“This is science,” he said. “We started off knowing very little about the virus. Scientists all over the world are doing research, and what we know grows and changes. One of major issues of public health is that many people don’t take in nuances and they don’t want to change their minds.”

For instance, he said the research and information on masks has evolved and gotten clearer, but that message is meeting resistance for reasons ranging from stubbornness to politics.

“We now know face coverings are important in protecting each other and ourselves.” Pollock said. “We could get life restarted, but we need everyone to adhere to the public health recommendations. We need people to really hear that you can have your life, we just have to be responsible for each other. Seeing role models would help.”

Will the latest measures flatten the curve?

Brad Pollock
Brad Pollock

“There seems to have been some movement in behavior, maybe, and the latest restrictions will have an impact,” Pollock said. “We also know one of the major reasons COVID-19 has increased has been because of larger private gatherings. Those are harder to control.”

Public health leaders don’t have exact answers on the best ways to get people to follow health recommendations or do things like wear masks. Every situation is different. In March, for instance, Californians understood the need to shelter-in-place. Summer has seen much less caution, despite the soaring case numbers.

“Some people and business owners made up their minds it is OK to go back to their normal lives. Persuading them otherwise is complicated,” he said. “Sometimes you catch more flies with honey and with friendly reminders that you don’t help your business by getting your customers sick. But sometimes you have to go beyond honey, and that seems to be where we are now.”

So how effective will this round of warnings and re-imposed restrictions be?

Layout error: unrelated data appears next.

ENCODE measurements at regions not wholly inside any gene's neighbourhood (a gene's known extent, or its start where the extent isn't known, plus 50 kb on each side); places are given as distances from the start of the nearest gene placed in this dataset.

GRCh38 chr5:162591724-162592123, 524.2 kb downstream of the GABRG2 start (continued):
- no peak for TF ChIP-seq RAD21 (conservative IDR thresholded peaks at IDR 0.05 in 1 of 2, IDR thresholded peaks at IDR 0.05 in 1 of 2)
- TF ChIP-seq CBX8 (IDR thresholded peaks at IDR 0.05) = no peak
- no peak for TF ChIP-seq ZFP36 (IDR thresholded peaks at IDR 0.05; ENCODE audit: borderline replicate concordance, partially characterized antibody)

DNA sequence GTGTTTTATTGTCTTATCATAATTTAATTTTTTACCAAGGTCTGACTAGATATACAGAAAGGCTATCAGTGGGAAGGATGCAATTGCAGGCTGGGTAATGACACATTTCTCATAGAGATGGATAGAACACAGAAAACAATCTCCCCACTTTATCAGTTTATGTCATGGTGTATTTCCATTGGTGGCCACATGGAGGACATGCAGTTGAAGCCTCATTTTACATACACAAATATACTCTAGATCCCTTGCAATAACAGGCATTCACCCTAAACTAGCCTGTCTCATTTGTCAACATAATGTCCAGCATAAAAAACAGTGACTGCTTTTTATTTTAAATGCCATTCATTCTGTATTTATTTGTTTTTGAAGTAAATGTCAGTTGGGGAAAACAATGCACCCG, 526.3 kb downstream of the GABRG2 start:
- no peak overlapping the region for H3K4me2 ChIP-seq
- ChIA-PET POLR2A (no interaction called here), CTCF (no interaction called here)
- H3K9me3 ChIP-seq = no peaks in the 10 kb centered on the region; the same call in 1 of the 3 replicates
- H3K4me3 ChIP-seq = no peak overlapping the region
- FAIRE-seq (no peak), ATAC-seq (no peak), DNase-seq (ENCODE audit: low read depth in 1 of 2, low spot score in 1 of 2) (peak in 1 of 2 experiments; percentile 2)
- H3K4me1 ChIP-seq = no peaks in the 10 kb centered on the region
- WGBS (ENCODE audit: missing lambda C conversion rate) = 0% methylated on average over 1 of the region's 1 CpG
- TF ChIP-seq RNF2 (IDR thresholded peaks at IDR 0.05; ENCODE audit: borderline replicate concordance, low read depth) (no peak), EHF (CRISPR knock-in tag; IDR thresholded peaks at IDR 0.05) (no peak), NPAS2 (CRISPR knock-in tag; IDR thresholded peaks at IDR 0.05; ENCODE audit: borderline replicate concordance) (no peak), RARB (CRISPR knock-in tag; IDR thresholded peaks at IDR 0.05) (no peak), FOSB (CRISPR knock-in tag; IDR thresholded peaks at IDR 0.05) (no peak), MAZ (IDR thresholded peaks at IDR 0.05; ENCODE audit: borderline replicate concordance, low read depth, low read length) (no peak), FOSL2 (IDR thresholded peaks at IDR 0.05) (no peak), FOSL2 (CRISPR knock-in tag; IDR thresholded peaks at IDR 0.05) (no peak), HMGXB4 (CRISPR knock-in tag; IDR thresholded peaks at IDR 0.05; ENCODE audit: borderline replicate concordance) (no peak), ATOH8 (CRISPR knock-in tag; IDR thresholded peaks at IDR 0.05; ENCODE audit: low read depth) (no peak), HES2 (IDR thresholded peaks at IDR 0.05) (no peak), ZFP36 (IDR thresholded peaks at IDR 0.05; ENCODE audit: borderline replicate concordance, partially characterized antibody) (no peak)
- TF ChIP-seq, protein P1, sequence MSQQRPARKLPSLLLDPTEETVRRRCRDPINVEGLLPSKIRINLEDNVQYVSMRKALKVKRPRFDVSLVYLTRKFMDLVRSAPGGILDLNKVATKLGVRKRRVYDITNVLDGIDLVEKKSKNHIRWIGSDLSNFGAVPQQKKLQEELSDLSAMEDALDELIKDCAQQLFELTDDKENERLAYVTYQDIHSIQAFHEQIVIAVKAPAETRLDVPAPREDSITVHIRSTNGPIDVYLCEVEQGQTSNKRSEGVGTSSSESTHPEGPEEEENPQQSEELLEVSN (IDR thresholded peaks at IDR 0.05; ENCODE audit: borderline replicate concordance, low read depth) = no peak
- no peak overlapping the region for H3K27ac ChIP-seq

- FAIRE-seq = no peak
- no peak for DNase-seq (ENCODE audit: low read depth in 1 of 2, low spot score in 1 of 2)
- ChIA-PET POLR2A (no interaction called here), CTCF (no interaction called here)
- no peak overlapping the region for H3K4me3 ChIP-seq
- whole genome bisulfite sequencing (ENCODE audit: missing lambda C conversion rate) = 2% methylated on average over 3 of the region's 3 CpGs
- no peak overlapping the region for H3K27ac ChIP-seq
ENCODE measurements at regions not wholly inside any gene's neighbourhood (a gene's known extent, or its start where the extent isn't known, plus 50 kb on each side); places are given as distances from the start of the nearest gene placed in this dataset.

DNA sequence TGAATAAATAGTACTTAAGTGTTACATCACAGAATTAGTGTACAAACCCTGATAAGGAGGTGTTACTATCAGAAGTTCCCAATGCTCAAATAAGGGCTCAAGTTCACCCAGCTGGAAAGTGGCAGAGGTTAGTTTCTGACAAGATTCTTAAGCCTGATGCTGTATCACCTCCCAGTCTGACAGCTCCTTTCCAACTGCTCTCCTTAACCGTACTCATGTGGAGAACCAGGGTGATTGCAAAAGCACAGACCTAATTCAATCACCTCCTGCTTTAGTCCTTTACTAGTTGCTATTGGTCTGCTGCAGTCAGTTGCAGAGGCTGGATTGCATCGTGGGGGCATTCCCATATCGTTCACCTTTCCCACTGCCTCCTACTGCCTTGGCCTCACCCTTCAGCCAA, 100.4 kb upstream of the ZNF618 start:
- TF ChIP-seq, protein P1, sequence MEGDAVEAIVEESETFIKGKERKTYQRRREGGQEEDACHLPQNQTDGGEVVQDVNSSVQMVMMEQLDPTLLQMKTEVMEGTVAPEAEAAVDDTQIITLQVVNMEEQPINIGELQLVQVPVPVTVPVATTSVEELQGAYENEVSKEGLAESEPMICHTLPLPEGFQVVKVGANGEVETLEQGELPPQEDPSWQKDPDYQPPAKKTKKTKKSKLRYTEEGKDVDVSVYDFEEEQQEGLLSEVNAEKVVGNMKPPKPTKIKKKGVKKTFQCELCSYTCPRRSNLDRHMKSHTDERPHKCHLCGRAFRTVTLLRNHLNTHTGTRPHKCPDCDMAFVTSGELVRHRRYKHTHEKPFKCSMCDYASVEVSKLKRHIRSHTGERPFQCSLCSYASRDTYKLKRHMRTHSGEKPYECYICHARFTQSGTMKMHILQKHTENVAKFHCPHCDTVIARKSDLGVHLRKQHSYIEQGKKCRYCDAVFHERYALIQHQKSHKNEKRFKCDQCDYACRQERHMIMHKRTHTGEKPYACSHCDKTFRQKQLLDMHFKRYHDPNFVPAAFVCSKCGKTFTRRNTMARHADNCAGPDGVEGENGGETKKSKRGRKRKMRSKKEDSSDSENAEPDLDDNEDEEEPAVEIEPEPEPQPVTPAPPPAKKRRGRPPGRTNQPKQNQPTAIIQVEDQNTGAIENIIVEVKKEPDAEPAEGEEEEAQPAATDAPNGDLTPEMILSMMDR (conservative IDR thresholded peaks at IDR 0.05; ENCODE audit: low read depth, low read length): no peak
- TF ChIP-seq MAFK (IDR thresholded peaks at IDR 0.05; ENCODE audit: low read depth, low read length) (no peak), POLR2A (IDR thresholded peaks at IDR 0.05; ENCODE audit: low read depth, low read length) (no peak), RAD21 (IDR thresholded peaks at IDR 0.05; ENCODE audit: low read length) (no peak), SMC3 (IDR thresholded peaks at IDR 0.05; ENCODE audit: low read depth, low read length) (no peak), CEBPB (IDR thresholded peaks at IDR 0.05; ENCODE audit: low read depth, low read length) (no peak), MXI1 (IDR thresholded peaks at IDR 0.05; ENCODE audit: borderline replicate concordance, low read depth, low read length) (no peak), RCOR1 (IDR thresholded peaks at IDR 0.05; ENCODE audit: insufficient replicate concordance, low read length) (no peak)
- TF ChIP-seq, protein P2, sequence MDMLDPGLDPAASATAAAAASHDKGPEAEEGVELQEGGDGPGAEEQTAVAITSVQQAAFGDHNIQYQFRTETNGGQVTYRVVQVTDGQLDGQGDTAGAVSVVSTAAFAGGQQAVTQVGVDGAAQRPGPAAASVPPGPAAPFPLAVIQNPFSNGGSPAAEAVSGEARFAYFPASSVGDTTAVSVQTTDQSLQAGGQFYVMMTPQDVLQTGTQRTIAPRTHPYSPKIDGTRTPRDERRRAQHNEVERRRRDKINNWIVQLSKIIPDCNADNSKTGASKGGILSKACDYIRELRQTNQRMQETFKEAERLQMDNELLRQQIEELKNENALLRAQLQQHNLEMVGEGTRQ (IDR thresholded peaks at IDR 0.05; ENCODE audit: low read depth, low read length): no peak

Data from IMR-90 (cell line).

“We’ll see in a couple weeks,” Pollock said.

What has improved: COVID-19 health care

“Early social distancing intervention made a huge difference in March,” Pollock said. “The idea was to bend the curve to prevent a surge that would overwhelm our hospitals and spike the death rate. People did such a good job of following the guidelines that within a few weeks, we saw the curve begin to shift.”

That flattened curve, particularly in the Sacramento region, allowed hospitals to establish protocols, plan for surges, stockpile supplies, learn best practices for treating COVID-19 patients and more.

“We are in far better shape to handle larger numbers of COVID-19 patients now,” Pollock said. “A lot of that is because we were not overrun in March and April.”

What happens next

“We are not going to reach herd immunity anytime soon, not without a vaccine,” Pollock said. “The coronavirus will likely smolder in our community for the next five or six months.”

Whether the number of cases, serious illness and deaths move up or down during that time will depend on whether most people follow recommended health guidelines.

“It’s very clear, if we can keep people physically separated by six feet or more, if they don’t gather indoors, if they wear masks, the chances of them picking up the virus are low,” he said. “That would translate into having some semblance of an opened-up economy.”

And does Pollock think most people will come around and, as he said, protect each other?

“I’m an optimist,” he said. “I still think if most people are armed with real information they can understand, they’ll do the right thing.”